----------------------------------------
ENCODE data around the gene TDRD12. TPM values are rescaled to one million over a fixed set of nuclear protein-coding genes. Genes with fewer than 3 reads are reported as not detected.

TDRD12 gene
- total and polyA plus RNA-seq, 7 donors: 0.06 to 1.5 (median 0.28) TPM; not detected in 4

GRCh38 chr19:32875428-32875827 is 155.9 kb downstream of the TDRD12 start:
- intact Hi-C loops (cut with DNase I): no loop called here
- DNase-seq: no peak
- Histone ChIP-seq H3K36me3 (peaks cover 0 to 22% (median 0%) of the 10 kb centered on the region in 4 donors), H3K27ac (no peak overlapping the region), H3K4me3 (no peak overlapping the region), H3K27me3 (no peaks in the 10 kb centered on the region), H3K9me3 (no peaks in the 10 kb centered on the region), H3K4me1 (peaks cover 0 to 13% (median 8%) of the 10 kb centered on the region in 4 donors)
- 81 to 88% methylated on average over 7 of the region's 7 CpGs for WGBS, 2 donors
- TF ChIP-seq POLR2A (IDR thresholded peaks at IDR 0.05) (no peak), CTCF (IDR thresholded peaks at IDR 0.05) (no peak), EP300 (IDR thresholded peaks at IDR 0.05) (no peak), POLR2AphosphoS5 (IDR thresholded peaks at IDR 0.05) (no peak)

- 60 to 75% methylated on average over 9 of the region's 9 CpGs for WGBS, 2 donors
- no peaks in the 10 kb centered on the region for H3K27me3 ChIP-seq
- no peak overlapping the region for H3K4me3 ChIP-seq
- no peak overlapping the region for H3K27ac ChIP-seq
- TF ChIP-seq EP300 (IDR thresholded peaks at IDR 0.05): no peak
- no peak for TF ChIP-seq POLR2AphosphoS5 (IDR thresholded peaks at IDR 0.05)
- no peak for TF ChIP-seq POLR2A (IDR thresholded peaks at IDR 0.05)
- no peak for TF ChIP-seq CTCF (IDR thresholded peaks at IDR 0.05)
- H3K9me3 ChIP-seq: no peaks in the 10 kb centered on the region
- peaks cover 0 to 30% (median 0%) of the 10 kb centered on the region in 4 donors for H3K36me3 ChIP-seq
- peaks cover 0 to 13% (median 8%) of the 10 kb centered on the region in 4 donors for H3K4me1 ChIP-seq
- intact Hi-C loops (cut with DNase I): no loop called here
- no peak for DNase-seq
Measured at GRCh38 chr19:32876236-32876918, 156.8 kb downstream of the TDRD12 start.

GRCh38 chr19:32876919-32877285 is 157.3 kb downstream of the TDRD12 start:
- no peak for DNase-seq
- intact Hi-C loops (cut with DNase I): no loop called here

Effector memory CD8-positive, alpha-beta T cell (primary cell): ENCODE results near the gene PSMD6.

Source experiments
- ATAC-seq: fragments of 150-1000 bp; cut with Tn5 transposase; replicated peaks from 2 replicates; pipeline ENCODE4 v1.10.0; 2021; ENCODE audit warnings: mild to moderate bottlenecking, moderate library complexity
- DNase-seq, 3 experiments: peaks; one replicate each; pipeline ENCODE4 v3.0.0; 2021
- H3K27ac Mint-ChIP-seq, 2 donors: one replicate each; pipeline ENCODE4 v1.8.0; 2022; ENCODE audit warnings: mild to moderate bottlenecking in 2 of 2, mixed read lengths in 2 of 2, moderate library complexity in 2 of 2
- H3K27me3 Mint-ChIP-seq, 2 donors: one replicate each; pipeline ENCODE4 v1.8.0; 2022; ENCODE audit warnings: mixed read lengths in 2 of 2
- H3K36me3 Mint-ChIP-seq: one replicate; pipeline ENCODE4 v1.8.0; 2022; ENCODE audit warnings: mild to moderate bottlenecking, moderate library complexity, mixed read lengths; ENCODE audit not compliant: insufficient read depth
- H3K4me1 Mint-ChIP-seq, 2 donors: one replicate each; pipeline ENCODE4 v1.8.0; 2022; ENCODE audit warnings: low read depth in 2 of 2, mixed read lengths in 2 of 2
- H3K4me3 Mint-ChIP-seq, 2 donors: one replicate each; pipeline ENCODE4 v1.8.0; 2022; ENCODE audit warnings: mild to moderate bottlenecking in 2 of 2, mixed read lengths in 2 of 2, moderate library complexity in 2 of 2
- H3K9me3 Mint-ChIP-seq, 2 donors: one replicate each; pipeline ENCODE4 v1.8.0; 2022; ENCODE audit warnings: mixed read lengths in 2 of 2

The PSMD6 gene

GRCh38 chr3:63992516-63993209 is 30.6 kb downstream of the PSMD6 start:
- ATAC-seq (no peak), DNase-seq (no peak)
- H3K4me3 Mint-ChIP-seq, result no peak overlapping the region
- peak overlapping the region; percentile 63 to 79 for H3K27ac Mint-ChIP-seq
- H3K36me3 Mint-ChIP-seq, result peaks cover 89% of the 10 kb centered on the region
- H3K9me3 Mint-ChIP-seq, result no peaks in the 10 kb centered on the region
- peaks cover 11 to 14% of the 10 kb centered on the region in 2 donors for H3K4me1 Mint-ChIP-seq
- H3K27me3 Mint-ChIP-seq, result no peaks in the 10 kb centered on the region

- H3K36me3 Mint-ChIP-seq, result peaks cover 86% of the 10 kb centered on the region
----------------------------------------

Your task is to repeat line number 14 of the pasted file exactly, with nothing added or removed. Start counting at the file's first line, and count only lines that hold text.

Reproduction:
- TF ChIP-seq EP300 (IDR thresholded peaks at IDR 0.05): no peak